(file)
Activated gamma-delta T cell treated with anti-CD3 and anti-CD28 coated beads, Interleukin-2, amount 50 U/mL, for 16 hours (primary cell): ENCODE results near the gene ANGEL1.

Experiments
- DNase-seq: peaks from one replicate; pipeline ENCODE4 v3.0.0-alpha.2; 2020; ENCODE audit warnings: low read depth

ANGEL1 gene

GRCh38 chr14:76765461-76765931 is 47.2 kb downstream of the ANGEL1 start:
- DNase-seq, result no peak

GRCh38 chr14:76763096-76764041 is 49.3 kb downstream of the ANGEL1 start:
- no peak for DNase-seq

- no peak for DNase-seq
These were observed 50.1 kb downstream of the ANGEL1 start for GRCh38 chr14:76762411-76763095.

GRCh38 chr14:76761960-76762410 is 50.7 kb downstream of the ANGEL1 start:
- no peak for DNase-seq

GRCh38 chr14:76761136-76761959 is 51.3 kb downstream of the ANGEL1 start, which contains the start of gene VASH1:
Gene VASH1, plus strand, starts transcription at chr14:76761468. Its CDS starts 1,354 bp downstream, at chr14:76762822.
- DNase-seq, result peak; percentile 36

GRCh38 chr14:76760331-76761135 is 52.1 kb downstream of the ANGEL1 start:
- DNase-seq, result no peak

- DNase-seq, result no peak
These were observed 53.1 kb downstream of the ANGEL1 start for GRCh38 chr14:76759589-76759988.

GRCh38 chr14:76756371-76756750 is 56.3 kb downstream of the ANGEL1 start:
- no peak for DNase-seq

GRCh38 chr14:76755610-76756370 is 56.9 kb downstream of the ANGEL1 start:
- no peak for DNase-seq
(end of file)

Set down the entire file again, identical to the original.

Activated gamma-delta T cell treated with anti-CD3 and anti-CD28 coated beads, Interleukin-2, amount 50 U/mL, for 16 hours (primary cell): ENCODE results near the gene ANGEL1.

Experiments
- DNase-seq: peaks from one replicate; pipeline ENCODE4 v3.0.0-alpha.2; 2020; ENCODE audit warnings: low read depth

ANGEL1 gene

GRCh38 chr14:76765461-76765931 is 47.2 kb downstream of the ANGEL1 start:
- DNase-seq, result no peak

GRCh38 chr14:76763096-76764041 is 49.3 kb downstream of the ANGEL1 start:
- no peak for DNase-seq

- no peak for DNase-seq
These were observed 50.1 kb downstream of the ANGEL1 start for GRCh38 chr14:76762411-76763095.

GRCh38 chr14:76761960-76762410 is 50.7 kb downstream of the ANGEL1 start:
- no peak for DNase-seq

GRCh38 chr14:76761136-76761959 is 51.3 kb downstream of the ANGEL1 start, which contains the start of gene VASH1:
Gene VASH1, plus strand, starts transcription at chr14:76761468. Its CDS starts 1,354 bp downstream, at chr14:76762822.
- DNase-seq, result peak; percentile 36

GRCh38 chr14:76760331-76761135 is 52.1 kb downstream of the ANGEL1 start:
- DNase-seq, result no peak

- DNase-seq, result no peak
These were observed 53.1 kb downstream of the ANGEL1 start for GRCh38 chr14:76759589-76759988.

GRCh38 chr14:76756371-76756750 is 56.3 kb downstream of the ANGEL1 start:
- no peak for DNase-seq

GRCh38 chr14:76755610-76756370 is 56.9 kb downstream of the ANGEL1 start:
- no peak for DNase-seq